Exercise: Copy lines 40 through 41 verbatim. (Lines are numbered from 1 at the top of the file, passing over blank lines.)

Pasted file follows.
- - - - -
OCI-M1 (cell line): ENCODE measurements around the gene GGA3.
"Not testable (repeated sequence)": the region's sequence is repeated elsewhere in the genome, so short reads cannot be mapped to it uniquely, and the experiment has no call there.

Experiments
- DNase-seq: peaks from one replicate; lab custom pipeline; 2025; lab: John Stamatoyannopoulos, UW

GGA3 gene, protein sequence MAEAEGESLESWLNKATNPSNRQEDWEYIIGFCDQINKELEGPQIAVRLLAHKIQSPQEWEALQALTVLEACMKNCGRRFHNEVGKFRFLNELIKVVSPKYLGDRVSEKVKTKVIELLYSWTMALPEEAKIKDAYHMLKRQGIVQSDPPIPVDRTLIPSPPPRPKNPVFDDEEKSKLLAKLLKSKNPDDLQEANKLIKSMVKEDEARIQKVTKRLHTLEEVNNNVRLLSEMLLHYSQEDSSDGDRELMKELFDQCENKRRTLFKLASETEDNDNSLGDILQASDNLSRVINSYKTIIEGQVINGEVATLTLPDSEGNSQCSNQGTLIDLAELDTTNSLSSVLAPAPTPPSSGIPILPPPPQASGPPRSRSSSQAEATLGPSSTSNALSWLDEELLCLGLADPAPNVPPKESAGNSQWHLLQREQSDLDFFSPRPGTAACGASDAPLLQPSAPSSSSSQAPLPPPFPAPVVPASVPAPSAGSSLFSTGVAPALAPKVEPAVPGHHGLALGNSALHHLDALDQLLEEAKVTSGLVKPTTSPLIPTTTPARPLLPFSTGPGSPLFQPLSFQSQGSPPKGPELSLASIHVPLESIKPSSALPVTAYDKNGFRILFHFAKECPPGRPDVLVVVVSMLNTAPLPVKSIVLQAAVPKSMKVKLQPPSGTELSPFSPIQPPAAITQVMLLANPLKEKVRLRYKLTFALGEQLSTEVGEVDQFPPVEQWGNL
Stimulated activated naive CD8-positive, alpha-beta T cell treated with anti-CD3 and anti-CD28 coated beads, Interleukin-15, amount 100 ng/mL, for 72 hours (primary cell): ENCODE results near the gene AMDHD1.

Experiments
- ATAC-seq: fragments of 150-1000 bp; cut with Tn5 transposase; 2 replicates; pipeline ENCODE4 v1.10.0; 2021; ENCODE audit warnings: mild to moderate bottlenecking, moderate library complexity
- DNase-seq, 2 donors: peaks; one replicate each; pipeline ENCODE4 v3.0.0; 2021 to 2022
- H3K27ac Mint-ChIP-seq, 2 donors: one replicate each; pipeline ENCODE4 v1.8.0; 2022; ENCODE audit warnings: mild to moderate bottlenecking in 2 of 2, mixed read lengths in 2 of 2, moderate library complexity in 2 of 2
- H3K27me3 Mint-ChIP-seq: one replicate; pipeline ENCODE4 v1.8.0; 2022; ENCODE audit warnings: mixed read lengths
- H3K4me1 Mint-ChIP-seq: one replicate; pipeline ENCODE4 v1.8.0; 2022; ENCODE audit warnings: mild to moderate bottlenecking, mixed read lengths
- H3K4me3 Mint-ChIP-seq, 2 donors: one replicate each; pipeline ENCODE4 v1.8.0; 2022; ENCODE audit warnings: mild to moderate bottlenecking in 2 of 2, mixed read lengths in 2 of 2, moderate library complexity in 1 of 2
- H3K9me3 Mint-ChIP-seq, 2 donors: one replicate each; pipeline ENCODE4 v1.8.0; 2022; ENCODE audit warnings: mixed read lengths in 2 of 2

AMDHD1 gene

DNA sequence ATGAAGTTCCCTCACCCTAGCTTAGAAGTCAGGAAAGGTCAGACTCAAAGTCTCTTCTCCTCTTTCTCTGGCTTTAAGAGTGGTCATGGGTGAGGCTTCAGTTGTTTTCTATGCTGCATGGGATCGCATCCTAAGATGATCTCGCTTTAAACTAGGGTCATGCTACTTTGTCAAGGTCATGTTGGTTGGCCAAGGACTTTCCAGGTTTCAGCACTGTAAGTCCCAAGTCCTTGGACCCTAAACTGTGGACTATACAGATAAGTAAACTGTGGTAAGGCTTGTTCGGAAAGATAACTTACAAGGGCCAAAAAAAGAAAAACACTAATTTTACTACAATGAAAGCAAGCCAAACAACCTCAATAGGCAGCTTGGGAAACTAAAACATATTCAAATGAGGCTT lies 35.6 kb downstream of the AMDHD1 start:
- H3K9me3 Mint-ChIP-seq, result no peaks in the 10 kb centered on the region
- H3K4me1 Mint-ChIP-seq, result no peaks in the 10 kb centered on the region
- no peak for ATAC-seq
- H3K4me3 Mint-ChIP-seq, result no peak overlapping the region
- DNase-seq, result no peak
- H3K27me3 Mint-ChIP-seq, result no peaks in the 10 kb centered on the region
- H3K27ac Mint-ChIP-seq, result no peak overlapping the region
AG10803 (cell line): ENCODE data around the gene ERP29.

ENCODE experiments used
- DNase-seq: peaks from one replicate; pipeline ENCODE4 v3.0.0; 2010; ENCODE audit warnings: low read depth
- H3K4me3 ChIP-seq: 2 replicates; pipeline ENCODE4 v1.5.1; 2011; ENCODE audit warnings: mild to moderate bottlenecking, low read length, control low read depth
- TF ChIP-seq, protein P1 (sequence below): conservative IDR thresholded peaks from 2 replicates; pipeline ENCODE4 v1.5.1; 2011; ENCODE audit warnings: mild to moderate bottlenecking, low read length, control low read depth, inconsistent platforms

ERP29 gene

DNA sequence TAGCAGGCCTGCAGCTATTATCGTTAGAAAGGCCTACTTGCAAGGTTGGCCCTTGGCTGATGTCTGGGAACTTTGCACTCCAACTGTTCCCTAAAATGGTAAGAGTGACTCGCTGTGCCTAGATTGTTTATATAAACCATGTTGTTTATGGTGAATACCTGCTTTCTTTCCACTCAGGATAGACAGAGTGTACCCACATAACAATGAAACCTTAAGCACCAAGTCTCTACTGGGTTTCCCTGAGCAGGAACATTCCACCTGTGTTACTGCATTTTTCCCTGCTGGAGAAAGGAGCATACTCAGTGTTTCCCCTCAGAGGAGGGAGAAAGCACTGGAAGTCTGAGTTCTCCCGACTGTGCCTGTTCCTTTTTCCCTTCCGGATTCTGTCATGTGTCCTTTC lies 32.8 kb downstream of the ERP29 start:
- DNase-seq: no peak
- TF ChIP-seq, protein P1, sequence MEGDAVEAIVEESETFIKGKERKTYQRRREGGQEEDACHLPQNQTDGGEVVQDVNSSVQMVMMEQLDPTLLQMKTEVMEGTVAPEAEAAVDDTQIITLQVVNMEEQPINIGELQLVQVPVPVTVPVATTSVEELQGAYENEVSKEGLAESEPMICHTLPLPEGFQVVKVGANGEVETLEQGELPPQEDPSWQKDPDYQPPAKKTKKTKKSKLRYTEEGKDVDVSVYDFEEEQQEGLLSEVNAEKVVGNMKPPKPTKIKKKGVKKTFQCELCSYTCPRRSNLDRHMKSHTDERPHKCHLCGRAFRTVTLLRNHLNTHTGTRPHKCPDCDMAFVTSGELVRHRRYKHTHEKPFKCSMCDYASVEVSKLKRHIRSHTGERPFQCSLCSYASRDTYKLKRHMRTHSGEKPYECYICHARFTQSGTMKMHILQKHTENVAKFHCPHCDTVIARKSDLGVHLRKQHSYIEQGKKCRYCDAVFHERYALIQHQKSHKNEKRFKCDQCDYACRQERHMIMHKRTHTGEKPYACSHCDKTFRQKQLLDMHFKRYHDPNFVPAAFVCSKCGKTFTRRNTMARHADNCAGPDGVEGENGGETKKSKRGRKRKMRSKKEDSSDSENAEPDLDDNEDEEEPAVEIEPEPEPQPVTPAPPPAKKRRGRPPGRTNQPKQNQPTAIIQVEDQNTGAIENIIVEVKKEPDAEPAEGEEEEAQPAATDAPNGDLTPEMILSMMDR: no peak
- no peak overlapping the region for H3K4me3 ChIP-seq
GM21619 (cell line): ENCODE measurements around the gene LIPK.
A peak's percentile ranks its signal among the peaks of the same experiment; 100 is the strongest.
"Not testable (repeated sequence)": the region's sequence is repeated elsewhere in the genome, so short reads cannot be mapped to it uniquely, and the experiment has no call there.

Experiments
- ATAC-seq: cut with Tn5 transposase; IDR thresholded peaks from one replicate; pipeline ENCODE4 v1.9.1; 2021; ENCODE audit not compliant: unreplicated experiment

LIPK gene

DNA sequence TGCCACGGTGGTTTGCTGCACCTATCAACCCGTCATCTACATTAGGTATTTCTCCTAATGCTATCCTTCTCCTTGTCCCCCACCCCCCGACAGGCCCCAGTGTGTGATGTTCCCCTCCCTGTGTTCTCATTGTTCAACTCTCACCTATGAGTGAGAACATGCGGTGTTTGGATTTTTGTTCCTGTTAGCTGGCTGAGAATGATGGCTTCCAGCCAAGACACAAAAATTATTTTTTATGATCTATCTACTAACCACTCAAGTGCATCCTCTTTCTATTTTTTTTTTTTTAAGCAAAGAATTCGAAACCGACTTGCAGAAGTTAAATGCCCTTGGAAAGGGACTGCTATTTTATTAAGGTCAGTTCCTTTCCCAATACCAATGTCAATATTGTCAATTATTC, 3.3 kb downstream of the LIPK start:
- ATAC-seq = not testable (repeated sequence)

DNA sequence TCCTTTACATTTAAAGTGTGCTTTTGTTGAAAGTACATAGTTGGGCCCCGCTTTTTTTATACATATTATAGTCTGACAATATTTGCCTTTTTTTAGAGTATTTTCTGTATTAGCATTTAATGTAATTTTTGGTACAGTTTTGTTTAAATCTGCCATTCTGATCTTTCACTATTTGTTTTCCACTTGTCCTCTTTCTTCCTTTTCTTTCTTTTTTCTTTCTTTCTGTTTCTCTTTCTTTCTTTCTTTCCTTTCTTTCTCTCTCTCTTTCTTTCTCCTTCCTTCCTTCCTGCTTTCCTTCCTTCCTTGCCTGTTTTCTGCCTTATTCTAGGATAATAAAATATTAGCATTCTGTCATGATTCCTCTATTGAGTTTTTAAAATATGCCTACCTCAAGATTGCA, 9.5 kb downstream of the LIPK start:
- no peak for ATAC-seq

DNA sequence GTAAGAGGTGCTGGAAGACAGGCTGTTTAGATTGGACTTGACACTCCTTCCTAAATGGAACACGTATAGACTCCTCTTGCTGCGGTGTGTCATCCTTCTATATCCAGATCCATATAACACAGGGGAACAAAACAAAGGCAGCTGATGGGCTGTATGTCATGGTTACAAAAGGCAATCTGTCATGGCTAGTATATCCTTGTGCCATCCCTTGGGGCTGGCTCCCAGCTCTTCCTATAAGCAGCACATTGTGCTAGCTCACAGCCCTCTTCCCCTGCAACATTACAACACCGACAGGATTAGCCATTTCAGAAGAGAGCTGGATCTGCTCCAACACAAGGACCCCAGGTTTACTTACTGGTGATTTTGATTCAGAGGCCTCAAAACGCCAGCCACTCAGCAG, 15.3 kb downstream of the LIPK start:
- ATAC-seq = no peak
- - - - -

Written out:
DNA sequence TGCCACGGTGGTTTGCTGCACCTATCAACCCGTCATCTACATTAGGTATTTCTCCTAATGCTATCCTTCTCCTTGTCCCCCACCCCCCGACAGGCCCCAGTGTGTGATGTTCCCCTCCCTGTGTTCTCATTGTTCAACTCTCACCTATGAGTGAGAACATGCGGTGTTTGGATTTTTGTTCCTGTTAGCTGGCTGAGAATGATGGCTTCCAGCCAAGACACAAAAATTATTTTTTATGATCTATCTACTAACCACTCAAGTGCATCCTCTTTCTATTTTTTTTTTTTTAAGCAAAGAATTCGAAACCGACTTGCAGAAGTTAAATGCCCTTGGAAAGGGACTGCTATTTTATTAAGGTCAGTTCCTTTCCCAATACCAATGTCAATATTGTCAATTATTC, 3.3 kb downstream of the LIPK start:
- ATAC-seq = not testable (repeated sequence)